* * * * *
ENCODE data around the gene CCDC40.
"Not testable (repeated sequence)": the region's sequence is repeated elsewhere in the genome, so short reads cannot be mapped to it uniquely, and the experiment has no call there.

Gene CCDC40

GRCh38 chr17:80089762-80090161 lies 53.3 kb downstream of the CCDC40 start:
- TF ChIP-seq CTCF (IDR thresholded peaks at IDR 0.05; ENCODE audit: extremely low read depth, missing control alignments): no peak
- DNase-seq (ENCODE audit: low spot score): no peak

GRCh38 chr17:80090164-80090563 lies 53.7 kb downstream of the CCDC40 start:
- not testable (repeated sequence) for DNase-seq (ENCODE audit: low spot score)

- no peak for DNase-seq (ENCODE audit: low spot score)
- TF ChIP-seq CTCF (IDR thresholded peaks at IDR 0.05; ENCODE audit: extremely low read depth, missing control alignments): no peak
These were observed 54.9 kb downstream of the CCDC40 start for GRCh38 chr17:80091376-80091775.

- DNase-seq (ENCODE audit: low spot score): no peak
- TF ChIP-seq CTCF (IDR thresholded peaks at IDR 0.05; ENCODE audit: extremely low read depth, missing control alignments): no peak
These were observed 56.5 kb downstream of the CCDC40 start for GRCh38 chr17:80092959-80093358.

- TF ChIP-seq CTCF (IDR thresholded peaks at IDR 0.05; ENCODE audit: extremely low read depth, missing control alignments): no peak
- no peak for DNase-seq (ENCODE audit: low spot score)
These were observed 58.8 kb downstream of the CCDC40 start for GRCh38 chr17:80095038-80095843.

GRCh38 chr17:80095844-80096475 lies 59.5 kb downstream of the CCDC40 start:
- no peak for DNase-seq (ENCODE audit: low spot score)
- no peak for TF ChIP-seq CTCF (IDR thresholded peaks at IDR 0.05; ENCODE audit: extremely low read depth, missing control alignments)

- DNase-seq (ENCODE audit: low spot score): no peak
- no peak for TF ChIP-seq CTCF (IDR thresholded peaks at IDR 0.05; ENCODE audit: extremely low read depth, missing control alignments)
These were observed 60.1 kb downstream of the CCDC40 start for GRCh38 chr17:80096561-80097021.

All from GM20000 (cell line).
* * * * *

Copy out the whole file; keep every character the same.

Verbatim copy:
ENCODE data around the gene CCDC40.
"Not testable (repeated sequence)": the region's sequence is repeated elsewhere in the genome, so short reads cannot be mapped to it uniquely, and the experiment has no call there.

Gene CCDC40

GRCh38 chr17:80089762-80090161 lies 53.3 kb downstream of the CCDC40 start:
- TF ChIP-seq CTCF (IDR thresholded peaks at IDR 0.05; ENCODE audit: extremely low read depth, missing control alignments): no peak
- DNase-seq (ENCODE audit: low spot score): no peak

GRCh38 chr17:80090164-80090563 lies 53.7 kb downstream of the CCDC40 start:
- not testable (repeated sequence) for DNase-seq (ENCODE audit: low spot score)

- no peak for DNase-seq (ENCODE audit: low spot score)
- TF ChIP-seq CTCF (IDR thresholded peaks at IDR 0.05; ENCODE audit: extremely low read depth, missing control alignments): no peak
These were observed 54.9 kb downstream of the CCDC40 start for GRCh38 chr17:80091376-80091775.

- DNase-seq (ENCODE audit: low spot score): no peak
- TF ChIP-seq CTCF (IDR thresholded peaks at IDR 0.05; ENCODE audit: extremely low read depth, missing control alignments): no peak
These were observed 56.5 kb downstream of the CCDC40 start for GRCh38 chr17:80092959-80093358.

- TF ChIP-seq CTCF (IDR thresholded peaks at IDR 0.05; ENCODE audit: extremely low read depth, missing control alignments): no peak
- no peak for DNase-seq (ENCODE audit: low spot score)
These were observed 58.8 kb downstream of the CCDC40 start for GRCh38 chr17:80095038-80095843.

GRCh38 chr17:80095844-80096475 lies 59.5 kb downstream of the CCDC40 start:
- no peak for DNase-seq (ENCODE audit: low spot score)
- no peak for TF ChIP-seq CTCF (IDR thresholded peaks at IDR 0.05; ENCODE audit: extremely low read depth, missing control alignments)

- DNase-seq (ENCODE audit: low spot score): no peak
- no peak for TF ChIP-seq CTCF (IDR thresholded peaks at IDR 0.05; ENCODE audit: extremely low read depth, missing control alignments)
These were observed 60.1 kb downstream of the CCDC40 start for GRCh38 chr17:80096561-80097021.

All from GM20000 (cell line).